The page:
When Foreign Office Ministers speak in the debate on the Gracious Speech next week, will they make a statement on how the Government intend to honour the commitment in the Gracious Speech regarding Gibraltar, and how they intend to keep its economy going when the dockyard shuts?
Would my right hon. Friend care to cast his mind back to the dying days of the previous Parliament and to certain exchanges between myself, other right hon. and hon. Members and himself about the procedures of this House, with particular reference to the way in which legislation is handled? In the light of those exchanges, will he consider again the reestablishment of the Select Committee on Procedure and institute an early debate on the subject?
As the Gracious Speech makes no mention of investment in either the coal or the steel industry, particularly in Wales, and as an announcement was made during the election by the Secretary of State for Wales about the Port Talbot strip mill, can the right hon. Gentleman say whether we shall be given a statement by the Department of Energy and the Secretary of State for Wales about investment in both those important industries?
Obviously I would wish to look at that matter and to take counsel through the usual channels. However, I should not like to be bound to so specific a commitment as that.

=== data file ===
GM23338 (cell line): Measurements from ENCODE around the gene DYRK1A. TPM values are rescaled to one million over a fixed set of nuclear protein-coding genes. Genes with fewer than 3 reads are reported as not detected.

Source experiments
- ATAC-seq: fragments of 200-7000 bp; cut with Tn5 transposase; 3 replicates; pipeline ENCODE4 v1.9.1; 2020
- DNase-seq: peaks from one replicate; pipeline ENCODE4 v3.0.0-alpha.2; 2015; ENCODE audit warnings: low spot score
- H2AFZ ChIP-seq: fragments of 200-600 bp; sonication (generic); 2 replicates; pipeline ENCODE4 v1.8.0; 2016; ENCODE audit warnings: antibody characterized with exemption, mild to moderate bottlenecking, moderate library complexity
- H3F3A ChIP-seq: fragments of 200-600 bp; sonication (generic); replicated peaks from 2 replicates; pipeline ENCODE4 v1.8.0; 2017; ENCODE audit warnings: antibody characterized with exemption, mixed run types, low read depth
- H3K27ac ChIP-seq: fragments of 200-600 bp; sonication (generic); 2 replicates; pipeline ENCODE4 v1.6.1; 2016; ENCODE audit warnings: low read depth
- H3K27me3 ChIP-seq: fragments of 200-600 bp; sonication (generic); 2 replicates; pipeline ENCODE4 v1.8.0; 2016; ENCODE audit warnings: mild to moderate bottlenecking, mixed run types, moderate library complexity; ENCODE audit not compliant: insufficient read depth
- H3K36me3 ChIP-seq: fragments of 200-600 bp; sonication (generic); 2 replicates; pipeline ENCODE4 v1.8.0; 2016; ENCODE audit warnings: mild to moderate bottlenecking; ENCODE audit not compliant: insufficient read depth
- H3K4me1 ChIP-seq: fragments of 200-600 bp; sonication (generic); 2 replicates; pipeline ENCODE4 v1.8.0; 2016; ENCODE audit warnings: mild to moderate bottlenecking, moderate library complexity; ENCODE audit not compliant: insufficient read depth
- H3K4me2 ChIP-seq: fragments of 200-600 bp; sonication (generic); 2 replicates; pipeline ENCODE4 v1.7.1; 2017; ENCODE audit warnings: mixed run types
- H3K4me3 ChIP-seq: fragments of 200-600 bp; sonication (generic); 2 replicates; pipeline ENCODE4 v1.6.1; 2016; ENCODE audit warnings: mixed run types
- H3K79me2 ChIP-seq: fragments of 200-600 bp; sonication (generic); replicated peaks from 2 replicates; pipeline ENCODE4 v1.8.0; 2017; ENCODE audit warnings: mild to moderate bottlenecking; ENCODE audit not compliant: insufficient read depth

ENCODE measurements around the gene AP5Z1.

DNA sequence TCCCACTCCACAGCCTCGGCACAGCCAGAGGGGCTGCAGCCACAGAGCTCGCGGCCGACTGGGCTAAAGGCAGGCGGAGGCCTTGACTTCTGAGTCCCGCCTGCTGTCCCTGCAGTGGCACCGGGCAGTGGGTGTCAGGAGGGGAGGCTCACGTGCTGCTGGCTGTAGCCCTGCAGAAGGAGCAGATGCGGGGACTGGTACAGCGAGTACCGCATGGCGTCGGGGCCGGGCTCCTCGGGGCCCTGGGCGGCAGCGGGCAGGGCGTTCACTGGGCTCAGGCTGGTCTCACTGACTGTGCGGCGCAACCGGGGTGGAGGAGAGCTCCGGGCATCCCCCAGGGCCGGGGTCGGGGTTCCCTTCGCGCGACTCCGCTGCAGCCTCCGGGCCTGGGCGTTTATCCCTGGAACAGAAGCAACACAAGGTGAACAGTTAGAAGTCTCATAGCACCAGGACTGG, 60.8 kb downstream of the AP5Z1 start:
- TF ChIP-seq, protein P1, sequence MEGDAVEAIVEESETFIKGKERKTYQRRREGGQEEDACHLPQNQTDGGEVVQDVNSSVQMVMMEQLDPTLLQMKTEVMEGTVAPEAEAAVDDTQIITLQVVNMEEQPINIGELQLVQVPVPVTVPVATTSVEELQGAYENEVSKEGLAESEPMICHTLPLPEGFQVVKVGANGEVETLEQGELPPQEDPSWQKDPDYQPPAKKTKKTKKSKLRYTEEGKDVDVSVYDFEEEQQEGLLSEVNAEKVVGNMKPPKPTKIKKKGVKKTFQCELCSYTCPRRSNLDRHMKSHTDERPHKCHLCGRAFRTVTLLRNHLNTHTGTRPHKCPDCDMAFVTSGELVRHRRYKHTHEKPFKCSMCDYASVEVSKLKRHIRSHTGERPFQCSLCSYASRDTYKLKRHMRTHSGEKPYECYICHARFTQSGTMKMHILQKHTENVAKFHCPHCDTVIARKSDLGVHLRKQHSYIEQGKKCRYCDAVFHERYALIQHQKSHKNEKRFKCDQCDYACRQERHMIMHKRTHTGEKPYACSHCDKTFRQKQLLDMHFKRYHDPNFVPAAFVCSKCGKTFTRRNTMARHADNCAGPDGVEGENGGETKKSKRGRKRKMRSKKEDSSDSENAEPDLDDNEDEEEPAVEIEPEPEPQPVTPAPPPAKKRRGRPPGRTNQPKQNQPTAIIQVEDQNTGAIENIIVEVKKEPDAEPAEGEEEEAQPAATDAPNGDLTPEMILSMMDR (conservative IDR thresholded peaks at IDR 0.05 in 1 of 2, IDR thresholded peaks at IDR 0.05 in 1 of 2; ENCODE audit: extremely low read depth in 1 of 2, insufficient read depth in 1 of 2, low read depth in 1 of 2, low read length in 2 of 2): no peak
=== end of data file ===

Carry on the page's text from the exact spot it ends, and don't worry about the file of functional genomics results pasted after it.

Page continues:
[That this House amends its Standing Orders to make the composition of all Scottish Standing Committees and the Select Committee on Scottish Affairs reflect the political balance of Members of this House representing Scottish constituencies.]
Will the right hon. Gentleman consider the iniquity of Scottish Standing Committees that deal exclusively with Scottish legislation being constituted to reflect the political balance of the United Kingdom rather than that of Scotland, and of the Scottish Affairs Committee, which deals exclusively with Scottish affairs, representing the political balance in the United Kingdom rather than that in Scotland? This issue should be deal: with as a matter of urgency and I hope that the Leader of the House will look into it.
I shall certainly take account of the point that the hon. Gentleman has made. I am sure that he will realise that he has referred to a major innovation which would be highly controversial—[Interruption.] I suspect that it would be welcome to some, but not to others. However, I certainly cannot offer to take any action next week that would he to the hon. Gentlernan's satisfaction.
With regard to the report of the Top Salaries Review Body on the pay and conditions of Members of Parliament, what consultations does my right hon. Friend propose and how does he intend to carry them out? Will he consider pitting that body's proposals to the House with Government amendments suggesting changes, as the Government see fit, instead of the other way round as in the past few years?
It is not normal or conventional to announce the business for the Monday, but I note the hon. Gentleman's anxiety and if he wishes to come to see me I should be happy to see whether there are any particular problems. However, I do not give any undertaking to depart from the normal practice.
Will my right hon. Friend give the House an opportunity to debate at an early stage the catastrophic announcement affecting the food processing industry, with the job losses in Grimsby and Cleethorpes in excess of 1,500, which were announced yesterday? On behalf of the hon. Member for Great Grimsby (Mr. Mitchell) and me, will he consider asking my right hon. Friend the Secretary of State for Industry to make a statement in the House on this serious issue?